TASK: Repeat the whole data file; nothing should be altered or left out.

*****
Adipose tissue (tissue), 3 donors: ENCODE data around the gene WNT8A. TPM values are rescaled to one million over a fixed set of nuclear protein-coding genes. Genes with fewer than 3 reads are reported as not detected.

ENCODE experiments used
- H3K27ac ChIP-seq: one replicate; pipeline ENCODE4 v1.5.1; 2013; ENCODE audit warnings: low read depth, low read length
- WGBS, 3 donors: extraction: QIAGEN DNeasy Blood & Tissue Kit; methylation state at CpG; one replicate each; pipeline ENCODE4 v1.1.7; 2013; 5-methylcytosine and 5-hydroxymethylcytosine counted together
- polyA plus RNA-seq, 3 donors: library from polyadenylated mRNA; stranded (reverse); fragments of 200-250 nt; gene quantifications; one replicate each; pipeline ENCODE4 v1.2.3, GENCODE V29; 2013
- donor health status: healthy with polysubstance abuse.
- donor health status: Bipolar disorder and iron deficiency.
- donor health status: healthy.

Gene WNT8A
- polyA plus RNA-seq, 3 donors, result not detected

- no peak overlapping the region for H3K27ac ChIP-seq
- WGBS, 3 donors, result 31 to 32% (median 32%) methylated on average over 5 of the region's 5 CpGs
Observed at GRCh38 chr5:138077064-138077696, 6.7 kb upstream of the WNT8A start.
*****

Adipose tissue (tissue), 3 donors: ENCODE data around the gene WNT8A. TPM values are rescaled to one million over a fixed set of nuclear protein-coding genes. Genes with fewer than 3 reads are reported as not detected.

ENCODE experiments used
- H3K27ac ChIP-seq: one replicate; pipeline ENCODE4 v1.5.1; 2013; ENCODE audit warnings: low read depth, low read length
- WGBS, 3 donors: extraction: QIAGEN DNeasy Blood & Tissue Kit; methylation state at CpG; one replicate each; pipeline ENCODE4 v1.1.7; 2013; 5-methylcytosine and 5-hydroxymethylcytosine counted together
- polyA plus RNA-seq, 3 donors: library from polyadenylated mRNA; stranded (reverse); fragments of 200-250 nt; gene quantifications; one replicate each; pipeline ENCODE4 v1.2.3, GENCODE V29; 2013
- donor health status: healthy with polysubstance abuse.
- donor health status: Bipolar disorder and iron deficiency.
- donor health status: healthy.

Gene WNT8A
- polyA plus RNA-seq, 3 donors, result not detected

- no peak overlapping the region for H3K27ac ChIP-seq
- WGBS, 3 donors, result 31 to 32% (median 32%) methylated on average over 5 of the region's 5 CpGs
Observed at GRCh38 chr5:138077064-138077696, 6.7 kb upstream of the WNT8A start.